Healing through therapeutic adventures

Elizabeth Howe
August 24, 2018 - 1:42 pm

Photo courtesy of SCMO

“There’s nothing really fancy about it. It’s just getting people to go outside,” said Aaron Leonard, veteran outdoors representative for Sierra Club.

Sierra Club has been working since 1892 to get people to do just that. Leonard joined the club in 2012 to tailor this experience and these therapeutic benefits to veterans, developing Sierra Club Military Outdoors (SCMO).   

Sierra Club is the nation’s largest and most influential grassroots environmental organization with 3.5 million members and supporters. The nonprofit has worked to protect millions of acres of wilderness and organizes more than 20,000 trips into that wilderness each year.

“If you look at the therapeutic adventure and outdoor industry you’ll see it’s a billion dollar industry,” Leonard said. “It’s been very successful in a lot of ways and helped a lot of people.”

Specifically, Leonard has focused these efforts on veterans. Leonard served in the Army from 1987 to 2014 and deployed numerous times throughout his service. He witnessed firsthand the effects of deployment environments on younger servicemembers.

“We know that older folks aren’t as affected by the traumas of those environments — we simply have more life experience and we’re a little more resilient,” said Leonard. “What I saw with the younger population — especially kids that were joining the Army for patriotic reasons — we were exposing them to these situations with constant stressors and they really weren’t equipped to deal with that.”

Back home, Leonard stayed in touch with some of those servicemembers and watched three or four years of service overseas change the outcome of an individual’s life.

“I watched people crash and burn,I watched people I know take their own lives, get thrown into prisons, become homeless, become addicted to alcohol and prescription drugs and illegal drugs,” said Leonard.

Towards the end of his time in the Army, Leonard went on an Outward Bound trip — an organization similar to Sierra Club that takes advantage of the therapeutic benefits nature has to offer.

“Around 2012, I was finishing up a deployment with the First Cavalry Division and I signed myself and some colleagues up for an Outward Bound veterans expedition,” said Leonard. “When I went on this Outward Bound trip I got hooked on this idea that we could use nature to help people make that step from the military to a purposeful civilian lifestyle.”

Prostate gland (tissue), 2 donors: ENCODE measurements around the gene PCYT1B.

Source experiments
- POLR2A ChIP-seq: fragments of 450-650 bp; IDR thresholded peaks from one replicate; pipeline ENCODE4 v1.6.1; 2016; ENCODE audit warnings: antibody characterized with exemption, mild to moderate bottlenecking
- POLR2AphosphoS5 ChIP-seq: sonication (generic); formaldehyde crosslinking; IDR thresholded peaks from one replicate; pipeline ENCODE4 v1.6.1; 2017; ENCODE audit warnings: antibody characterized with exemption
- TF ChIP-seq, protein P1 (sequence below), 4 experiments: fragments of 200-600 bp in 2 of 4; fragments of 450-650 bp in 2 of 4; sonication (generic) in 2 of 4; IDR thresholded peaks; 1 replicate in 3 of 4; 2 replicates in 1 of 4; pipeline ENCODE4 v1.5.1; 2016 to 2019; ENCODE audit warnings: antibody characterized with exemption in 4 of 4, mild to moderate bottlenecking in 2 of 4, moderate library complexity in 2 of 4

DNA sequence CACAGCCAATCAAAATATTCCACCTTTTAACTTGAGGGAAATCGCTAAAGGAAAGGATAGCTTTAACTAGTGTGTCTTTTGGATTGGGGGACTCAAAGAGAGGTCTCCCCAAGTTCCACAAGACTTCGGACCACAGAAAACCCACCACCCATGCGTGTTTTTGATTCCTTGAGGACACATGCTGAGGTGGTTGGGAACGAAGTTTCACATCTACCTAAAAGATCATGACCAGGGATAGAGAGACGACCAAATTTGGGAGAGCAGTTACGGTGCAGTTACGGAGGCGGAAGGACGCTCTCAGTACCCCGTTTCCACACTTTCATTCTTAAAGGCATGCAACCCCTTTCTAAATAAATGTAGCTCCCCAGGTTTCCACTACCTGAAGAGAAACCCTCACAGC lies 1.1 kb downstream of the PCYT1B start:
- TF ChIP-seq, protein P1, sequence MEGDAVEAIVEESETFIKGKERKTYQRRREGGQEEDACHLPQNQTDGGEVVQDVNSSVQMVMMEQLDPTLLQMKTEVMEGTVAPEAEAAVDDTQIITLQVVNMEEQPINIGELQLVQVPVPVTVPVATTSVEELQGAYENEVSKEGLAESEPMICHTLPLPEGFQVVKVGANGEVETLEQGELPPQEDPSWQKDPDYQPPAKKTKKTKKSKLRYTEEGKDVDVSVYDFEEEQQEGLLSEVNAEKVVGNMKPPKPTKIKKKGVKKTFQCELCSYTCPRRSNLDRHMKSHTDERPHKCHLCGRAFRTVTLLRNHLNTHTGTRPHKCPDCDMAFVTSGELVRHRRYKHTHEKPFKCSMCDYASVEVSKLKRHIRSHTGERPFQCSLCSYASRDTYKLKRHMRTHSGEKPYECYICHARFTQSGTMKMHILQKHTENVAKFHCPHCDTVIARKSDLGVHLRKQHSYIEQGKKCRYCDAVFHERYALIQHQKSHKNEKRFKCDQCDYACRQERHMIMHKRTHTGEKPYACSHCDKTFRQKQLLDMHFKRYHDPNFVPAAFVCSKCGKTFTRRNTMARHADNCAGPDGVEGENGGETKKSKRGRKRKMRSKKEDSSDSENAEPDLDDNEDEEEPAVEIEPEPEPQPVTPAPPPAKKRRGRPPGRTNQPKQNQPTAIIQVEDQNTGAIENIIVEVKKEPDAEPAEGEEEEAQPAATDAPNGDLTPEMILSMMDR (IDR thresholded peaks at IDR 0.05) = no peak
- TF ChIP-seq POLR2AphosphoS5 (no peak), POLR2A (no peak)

Leonard immediately started working towards this goal. Two years later, he retired from the Army specifically to focus on developing this practice of therapeutic adventure for veterans. Not long after, Sierra Club hired him to continue developing these practices with the help of their resources.

“What we do is we focus our efforts at the grassroots community level, and we create groups of veterans who do things together outdoors,” Leonard explained. “When veterans or people in the military get together, there’s a natural flow of conversation that occurs. They start talking about things that they’ve been wanting to talk about for a long time — they just haven’t had the right crowd.”

Leonard and SCMO focus on groups of veterans that may already be familiar with each other through support groups or hospital care. There’s also a focus on developing trips that overcome specific veteran-related barriers. For example, Leonard recently took a group of veterans who are also single mothers on an outdoor rock climbing trip with their kids.

“There’s a whole group of people in our country who can’t get outside for one reason or another,” Leonard said. “They have barriers that have been established in some way. The single mother population is least likely to participate in anything that we do because they have barriers that are bigger than some others. We work with those barriers. We eliminate them, if only just for this one trip.”

Photo courtesy of SCMO

Over the course of a few days, Leonard has seen tremendous changes in the veterans who choose to participate.

“By the third, fourth, fifth day there can be an enormous amount of progress without having a therapist,” Leonard said. “They come out the other end of that experience and they just feel better. We can measure an overall change in their sense of belonging and their sense of loneliness, which we know is a leading cause of suicide.”

When asked what his favorite part of working with SCMO was, Leonard explained what it’s like to witness these transformations.

“I’ve seen a very lonely, very reclusive veteran, who you can tell doesn’t want to be around anybody. They’ll come in on day one and say they don’t know if they’re going to stay the night, and by the third day they’re just ecstatic to be there,” Leonard said. “It’s watching veterans who have isolated themselves willingly show up to a group event like that, go through the process with everybody, and start to re-engage with society. It’s extremely important.”

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